So I ran across an interesting thread while mixing it up with the 4 door folks earlier, and while nothing rose above the level of anecdotal, there was some solid discussion about the root cause and contributing factors of the alternator failures seen on you guys’ fancy smancy newer LXs. It certainly went a long way toward explaining why my 2010 is not part of the recall, which had previously baffled me BTW.
Anyway, one of the posters laid out how FCA is likely going to handle satisfying the recall of such a massive number of cars, and if he was right about the expected approach, your particular situation sounds odd.
Once they knew your car was covered and subject to the alternator recall, this other poster’s theory would dictate they give you your car back with the promise to call you when its turn to get fixed had arrived. However, your situation seems almost exactly opposite, almost as if they didn’t know it had an alternator coming but would just have to wait for its number to be called.
The repeated/extended stays your car has been subjected to at the service department almost makes it sound like they were continuing to try to diagnose a problem, which surely could not be the case, right?
I hate to be so jaded as to think they just like joyriding in your car, and that’s why they keep asking you to bring it in, but what else could be going on??
Anyway, didnt want to dredge up bad memories or anything, but was curious as to the current status of your car...and what their plan is to eventually fix it when the parts start getting shipped out to all the dealerships...
I just got my Shaker back yesterday with a fourth new alternator in it.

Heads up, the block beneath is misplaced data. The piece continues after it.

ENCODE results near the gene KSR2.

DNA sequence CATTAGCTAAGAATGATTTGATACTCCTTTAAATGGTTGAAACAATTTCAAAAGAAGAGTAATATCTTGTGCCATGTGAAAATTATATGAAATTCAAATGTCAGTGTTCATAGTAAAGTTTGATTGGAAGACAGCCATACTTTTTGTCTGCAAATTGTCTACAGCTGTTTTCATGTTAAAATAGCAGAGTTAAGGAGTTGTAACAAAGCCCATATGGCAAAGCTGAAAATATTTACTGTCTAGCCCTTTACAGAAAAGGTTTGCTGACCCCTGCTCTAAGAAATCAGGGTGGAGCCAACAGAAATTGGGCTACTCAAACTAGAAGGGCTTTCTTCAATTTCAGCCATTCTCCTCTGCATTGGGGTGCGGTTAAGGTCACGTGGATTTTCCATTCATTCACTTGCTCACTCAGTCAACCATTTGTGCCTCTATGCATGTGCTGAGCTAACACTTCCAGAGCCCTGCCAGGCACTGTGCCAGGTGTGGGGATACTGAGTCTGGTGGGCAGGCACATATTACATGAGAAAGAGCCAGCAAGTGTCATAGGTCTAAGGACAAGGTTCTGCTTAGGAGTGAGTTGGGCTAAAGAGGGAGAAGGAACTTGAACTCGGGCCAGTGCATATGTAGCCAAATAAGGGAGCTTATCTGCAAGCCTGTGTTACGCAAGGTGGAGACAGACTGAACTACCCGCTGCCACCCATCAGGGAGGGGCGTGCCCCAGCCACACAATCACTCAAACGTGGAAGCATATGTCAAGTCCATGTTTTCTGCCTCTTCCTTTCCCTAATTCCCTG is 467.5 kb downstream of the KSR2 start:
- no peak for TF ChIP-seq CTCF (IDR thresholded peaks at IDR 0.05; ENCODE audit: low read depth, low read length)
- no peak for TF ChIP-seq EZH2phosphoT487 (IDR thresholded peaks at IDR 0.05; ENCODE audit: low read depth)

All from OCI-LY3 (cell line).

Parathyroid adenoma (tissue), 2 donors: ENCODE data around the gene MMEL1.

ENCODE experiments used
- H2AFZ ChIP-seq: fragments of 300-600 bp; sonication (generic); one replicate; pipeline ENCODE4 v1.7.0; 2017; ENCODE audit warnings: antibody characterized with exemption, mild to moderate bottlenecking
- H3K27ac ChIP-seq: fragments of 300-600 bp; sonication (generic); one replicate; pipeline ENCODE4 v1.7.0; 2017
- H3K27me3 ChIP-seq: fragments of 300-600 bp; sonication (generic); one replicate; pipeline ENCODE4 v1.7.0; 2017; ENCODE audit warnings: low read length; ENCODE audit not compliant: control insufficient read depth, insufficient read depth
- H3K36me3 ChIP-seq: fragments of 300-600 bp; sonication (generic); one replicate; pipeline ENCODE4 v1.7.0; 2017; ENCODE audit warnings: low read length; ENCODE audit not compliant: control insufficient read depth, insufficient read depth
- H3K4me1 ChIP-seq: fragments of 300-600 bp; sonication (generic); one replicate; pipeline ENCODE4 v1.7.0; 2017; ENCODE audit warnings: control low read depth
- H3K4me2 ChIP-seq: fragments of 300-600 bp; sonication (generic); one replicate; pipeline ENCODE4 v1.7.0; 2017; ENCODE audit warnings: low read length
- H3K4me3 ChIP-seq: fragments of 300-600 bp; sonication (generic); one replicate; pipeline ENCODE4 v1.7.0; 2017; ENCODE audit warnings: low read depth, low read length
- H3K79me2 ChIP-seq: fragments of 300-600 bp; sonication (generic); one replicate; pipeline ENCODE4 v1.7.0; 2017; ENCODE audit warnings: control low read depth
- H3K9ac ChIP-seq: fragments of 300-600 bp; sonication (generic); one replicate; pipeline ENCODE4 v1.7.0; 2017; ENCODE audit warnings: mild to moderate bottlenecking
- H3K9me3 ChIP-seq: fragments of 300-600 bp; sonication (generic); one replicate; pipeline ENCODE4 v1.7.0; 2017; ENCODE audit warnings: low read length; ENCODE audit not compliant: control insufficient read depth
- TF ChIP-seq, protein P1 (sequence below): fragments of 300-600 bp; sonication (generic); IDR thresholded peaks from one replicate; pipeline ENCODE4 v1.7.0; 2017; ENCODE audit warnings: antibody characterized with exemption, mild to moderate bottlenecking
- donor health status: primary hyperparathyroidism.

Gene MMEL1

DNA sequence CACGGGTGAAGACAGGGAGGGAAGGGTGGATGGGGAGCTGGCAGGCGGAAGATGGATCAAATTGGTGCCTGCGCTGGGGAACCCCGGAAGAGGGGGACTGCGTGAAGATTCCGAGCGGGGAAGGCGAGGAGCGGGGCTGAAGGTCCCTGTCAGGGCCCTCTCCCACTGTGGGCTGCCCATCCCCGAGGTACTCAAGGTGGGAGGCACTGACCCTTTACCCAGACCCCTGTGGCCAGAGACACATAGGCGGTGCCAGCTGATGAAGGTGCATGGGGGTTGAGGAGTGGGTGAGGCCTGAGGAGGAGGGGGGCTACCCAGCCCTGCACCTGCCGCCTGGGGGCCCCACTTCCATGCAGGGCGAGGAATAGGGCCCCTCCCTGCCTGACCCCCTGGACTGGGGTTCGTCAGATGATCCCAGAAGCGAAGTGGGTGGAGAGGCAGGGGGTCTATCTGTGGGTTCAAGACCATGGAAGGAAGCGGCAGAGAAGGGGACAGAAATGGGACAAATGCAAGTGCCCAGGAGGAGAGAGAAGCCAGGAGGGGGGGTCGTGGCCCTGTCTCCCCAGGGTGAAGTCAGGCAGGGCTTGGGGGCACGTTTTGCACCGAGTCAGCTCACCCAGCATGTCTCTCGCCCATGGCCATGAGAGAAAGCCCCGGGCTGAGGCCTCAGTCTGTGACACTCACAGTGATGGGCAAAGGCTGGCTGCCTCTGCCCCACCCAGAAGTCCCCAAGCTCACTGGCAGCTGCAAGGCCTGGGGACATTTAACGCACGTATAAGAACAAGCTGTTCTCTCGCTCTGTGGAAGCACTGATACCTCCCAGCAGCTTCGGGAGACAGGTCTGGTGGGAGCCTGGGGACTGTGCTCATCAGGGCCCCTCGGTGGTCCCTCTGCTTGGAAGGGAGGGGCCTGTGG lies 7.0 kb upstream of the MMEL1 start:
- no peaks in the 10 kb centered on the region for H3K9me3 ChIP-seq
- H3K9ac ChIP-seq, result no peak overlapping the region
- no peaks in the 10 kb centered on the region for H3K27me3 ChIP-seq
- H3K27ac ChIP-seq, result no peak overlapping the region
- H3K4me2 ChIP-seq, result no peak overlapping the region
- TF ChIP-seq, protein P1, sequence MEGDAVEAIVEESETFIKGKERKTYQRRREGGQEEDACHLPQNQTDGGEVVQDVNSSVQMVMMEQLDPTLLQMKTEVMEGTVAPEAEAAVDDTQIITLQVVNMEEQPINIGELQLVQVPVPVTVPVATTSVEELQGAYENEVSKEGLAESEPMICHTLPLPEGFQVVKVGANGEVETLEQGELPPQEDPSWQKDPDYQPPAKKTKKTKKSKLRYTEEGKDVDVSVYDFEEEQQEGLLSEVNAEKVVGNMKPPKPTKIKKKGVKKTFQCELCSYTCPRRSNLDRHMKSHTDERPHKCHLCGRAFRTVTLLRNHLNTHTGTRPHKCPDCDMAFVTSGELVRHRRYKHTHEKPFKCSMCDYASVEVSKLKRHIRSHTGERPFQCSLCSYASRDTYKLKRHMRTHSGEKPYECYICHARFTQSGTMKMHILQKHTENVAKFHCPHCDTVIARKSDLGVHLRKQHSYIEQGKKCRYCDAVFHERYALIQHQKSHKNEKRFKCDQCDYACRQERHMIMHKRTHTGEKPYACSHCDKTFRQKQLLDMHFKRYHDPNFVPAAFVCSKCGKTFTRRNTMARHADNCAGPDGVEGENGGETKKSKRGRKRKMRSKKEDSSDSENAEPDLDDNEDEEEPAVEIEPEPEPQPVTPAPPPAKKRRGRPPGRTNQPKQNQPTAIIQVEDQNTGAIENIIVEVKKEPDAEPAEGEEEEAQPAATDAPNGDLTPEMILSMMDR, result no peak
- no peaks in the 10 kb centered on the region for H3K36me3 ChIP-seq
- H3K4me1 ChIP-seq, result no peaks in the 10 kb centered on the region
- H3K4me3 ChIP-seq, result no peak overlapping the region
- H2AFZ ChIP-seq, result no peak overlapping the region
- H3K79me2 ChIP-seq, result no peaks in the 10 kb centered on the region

This time they also replaced the PCM, which the service writer told me was damaged by the faulty alternator with the mechanic standing next to him. Here is where it gets interesting. Since my Shaker is super charged, it has a custom tune to make it function properly. FCA, not the dealership, then told me that because I have a "tuner" (The exact word used by Precious, the FCA agent, who obviously has no clue what she's talking about.) in my Shaker, the warranty on my PCM was void, so I had to pay for it. Tuning a modern engine electronically is basically no different from tuning an engine prior to the advent of computers, and it is no different from installing software on a home computer. A tune cannot damage a computer, although an improper tune can damage an engine. It only changes the parameters of the information being sent to control the engine. On the other hand, an alternator can damage the PCM with incorrect voltages or say a diode shorting out.
I have not yet driven it yet today, so I have no idea if the battery light is going to come on or not. I have not yet restored the custom tune, so if the failure recurs it will be completely on them, and then I'll have to figure out what my options are. What is happening, is numerous engine codes are being thrown, which I attribute to the lack of the custom tune. I also told them that I would pay the core charge for the PCM, as I wanted to keep it, but it wasn't available when I picked up my Shaker. I have the service manager looking for it right now, and am waiting for him to call me back. I could write a book about all of this, but I gave up publishing years ago.
So now that you have the latest update on my continuing saga, here's wishing you and yours a very merry Christmas!!!